Health of older women in developed countries continues to improve
Measures taken in developed countries to reduce noncommunicable diseases – the leading causes of death globally – have improved the life expectancy of women aged 50 years and older over the last 20 to 30 years. But, according to a study that will be published in the Bulletin of the World Health Organization on 2 September, the gap in life expectancy between such women in rich and poor countries is growing.
The WHO study, one of a collection of articles in a special issue of the journal devoted to women's health beyond reproduction, found that the leading causes of death of women aged 50 years and older worldwide are cardiovascular disease (heart disease and stroke) and cancers, but that in developing countries these deaths occur at earlier ages than in the rich world.
The study is one of the first to analyse the causes of death of women aged 50 years and older from a wide range of countries. Its findings suggest that prevention, detection and treatment of noncommunicable diseases are currently inadequate in many countries.
"Given the substantial reduction in maternal mortality and the increase in the number of older women over the last 10 years, health systems in low- and middle-income countries must adjust accordingly, otherwise this trend will continue to increase," said Dr John Beard, director of the World Health Organization's (WHO) Department of Ageing and Life Course and one of the authors of the study.
"Changing women's exposures at earlier stages of their lives, particularly in relation to sexual health, tobacco and harmful use of alcohol, is essential to reversing the epidemic of chronic diseases," Beard said.
There are known and cost-effective ways to address these common noncommunicable diseases, including prevention, early diagnosis and management of high blood pressure, obesity and high cholesterol and screening and treatment for cancers.
"The best way to address these conditions in low- and middle-income countries is to build on the existing health-care services, so that they can be detected early and managed with effective treatment," Beard said. "So, for example, maternal health care services can provide proper detection and management of gestational diabetes to help prevent mothers from becoming overweight or diabetic later in life."
Developed countries have taken measures to address these conditions over the last 20 to 30 years and the results show. According to the WHO study, fewer women aged 50 years and older in these countries are dying from heart disease, stroke and diabetes than 30 years ago and these health improvements contributed most to increasing women's life expectancy at the age of 50.
At 50 years, women in Germany and Japan gained 3.5 years in life expectancy – thanks to improvements in these health areas – and can today expect to live to 84 and 88 years respectively.
In France, the United Kingdom and Chile, the life expectancy of 50-year-old women increased by about 2.5 years to 36.7, 34.4 and 34.3 years, so that they can expect to live to 83 or 84 years thanks to improvements in these health areas, the study showed.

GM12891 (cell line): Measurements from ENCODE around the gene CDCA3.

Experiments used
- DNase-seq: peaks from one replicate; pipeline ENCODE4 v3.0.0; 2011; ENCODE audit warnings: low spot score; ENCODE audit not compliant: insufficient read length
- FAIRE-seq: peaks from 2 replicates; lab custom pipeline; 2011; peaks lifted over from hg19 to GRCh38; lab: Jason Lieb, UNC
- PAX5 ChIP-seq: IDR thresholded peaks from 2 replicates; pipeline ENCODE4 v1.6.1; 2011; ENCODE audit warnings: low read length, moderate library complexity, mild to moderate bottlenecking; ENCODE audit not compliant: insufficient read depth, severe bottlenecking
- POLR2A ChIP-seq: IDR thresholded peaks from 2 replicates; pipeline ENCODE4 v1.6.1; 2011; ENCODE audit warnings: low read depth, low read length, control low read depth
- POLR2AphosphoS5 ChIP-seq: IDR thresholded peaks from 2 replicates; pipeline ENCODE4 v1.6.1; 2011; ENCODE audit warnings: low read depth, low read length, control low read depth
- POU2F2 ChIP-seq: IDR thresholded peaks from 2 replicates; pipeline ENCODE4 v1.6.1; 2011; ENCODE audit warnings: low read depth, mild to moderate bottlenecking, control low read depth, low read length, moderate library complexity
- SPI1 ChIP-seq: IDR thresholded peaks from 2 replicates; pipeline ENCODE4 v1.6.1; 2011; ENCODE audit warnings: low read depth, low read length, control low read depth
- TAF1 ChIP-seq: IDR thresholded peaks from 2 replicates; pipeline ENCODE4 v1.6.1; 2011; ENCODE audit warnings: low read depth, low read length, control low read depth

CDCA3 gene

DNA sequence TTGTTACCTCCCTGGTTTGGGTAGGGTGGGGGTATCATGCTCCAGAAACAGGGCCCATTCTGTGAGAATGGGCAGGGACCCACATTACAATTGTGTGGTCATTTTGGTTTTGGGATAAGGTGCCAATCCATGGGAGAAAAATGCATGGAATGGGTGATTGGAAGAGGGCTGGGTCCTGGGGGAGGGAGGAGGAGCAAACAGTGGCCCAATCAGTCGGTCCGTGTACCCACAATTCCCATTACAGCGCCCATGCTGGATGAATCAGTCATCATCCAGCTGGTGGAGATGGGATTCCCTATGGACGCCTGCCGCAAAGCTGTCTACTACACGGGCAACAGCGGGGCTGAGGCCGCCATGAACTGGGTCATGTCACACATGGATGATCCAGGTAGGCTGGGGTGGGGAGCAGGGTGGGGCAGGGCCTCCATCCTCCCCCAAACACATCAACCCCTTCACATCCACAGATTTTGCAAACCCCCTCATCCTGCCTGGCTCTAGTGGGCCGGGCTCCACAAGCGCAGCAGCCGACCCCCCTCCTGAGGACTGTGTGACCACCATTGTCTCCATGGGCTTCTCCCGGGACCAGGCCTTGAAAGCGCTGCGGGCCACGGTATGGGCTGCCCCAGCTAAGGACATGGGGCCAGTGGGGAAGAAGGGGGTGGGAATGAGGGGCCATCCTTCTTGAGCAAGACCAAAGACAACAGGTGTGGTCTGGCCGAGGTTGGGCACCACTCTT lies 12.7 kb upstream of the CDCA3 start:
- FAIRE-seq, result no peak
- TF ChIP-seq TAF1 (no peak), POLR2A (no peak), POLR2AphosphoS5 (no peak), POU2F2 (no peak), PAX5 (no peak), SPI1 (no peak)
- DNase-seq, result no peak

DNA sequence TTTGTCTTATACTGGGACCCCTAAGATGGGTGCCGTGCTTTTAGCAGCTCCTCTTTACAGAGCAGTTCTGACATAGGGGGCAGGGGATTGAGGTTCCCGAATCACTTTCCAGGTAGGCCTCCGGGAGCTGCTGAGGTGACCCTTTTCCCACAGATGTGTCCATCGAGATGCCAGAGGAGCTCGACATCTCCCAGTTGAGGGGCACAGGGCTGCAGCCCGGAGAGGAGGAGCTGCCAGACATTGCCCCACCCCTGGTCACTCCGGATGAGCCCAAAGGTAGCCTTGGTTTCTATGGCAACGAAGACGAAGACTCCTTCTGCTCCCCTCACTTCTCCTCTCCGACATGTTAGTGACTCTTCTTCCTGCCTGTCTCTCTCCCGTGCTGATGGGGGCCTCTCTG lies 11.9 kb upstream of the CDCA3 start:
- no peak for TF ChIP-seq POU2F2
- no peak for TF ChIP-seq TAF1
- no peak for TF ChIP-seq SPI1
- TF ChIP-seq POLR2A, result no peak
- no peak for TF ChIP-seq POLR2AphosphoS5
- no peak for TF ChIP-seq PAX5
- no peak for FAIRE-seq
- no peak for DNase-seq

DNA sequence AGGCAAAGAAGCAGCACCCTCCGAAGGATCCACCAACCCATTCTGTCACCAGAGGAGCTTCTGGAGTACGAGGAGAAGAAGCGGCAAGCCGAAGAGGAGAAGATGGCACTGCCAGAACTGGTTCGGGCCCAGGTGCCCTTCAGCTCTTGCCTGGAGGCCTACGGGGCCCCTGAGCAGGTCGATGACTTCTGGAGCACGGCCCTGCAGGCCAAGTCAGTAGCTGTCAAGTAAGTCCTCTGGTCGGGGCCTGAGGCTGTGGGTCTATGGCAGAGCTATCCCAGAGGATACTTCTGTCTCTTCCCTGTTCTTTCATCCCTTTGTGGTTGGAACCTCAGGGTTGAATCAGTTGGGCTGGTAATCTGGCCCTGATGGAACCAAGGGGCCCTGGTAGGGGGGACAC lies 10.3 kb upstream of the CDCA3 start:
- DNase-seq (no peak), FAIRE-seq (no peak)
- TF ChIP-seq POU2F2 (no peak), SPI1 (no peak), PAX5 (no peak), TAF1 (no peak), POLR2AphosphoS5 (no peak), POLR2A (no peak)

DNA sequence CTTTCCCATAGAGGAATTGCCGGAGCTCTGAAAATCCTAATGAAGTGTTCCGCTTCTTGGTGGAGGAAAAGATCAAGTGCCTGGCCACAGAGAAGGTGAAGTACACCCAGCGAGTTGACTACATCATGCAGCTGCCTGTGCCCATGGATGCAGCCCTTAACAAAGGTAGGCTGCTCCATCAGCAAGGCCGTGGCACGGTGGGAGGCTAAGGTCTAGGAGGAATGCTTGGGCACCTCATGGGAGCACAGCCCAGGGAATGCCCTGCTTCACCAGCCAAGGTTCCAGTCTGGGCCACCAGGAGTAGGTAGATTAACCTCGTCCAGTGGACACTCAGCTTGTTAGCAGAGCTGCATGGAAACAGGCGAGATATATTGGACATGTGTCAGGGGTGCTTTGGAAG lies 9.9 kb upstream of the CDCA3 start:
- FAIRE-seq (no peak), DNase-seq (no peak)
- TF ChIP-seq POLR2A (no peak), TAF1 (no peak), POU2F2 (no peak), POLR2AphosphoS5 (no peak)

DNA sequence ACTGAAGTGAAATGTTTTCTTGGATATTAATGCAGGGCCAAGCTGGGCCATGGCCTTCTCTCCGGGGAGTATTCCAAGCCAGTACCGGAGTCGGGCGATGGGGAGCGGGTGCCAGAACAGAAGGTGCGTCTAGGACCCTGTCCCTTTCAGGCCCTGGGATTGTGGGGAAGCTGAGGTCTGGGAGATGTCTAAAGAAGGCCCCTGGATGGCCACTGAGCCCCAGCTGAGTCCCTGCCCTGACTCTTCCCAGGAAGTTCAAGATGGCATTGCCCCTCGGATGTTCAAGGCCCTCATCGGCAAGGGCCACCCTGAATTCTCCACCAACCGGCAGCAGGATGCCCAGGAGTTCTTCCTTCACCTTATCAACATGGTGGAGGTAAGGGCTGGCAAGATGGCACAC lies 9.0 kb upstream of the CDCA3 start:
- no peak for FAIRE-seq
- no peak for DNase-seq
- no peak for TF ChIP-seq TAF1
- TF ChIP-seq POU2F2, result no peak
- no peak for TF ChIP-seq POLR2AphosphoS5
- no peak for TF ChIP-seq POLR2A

Meanwhile, in Mexico and the Russian Federation, the life expectancy of 50-year-old women increased more slowly, by 2.4 and 1.2 years, so they can expect to live to the age of 80 and 78 years, it showed.
While breast cancer incidence increased overall during the same 30-year period, there were fewer breast and cervical cancer deaths among women aged 50 years and older due to the provision of early diagnosis and timely treatment.
Between 1970 and 2010, female deaths in this age group from cardiovascular disease and diabetes fell on average by 66% in 11 affluent countries: Chile, France, Germany, Greece, Japan, New Zealand, Mexico, Poland, the Russian Federation, the United Kingdom and the United States of America, the study showed.
WHO's 194 Member States agreed on a global action plan for the prevention and control of noncommunicable diseases (NCD) at the World Health Assembly in May. The plan proposes measures that countries can take to address these diseases over the next seven years.
"We know that the measures proposed in the WHO Global NCD Action Plan 2013-2020 are effective in reducing the toll of deaths and disease from noncommunicable diseases. This study underlines how important it is for all countries to embrace the WHO global action plan and put it into practice," said Dr Oleg Chestnov, Assistant Director-General for Noncommunicable Diseases and Mental Health.
"The Action Plan targets, including a 25% relative reduction in the overall mortality of men and women aged between 30 and 70 years from cardiovascular diseases, cancer, diabetes or chronic respiratory diseases, should be a priority for all public health and development partners," Chestnov said.
Countries gathered at the United Nations General Assembly in September 2011 agreed to take action to address noncommunicable diseases in a Political Declaration of the High-level Meeting of the UN General Assembly on the Prevention and Control of Non-communicable Diseases.
Today, there are about 280 million women aged 50 years and older living in developed regions and about 550 million of them in developing countries. But, by 2050, nearly one fifth (19%) of the world's population will be women aged 50 years and older, with 379 million of these women living in developed regions and 1.5 billion of them in less developed regions, the study shows.
"The fact that noncommunicable diseases strike these women at an earlier age in less developed countries has major implications, as these deaths are devastating for individuals, families and societies," said Beard.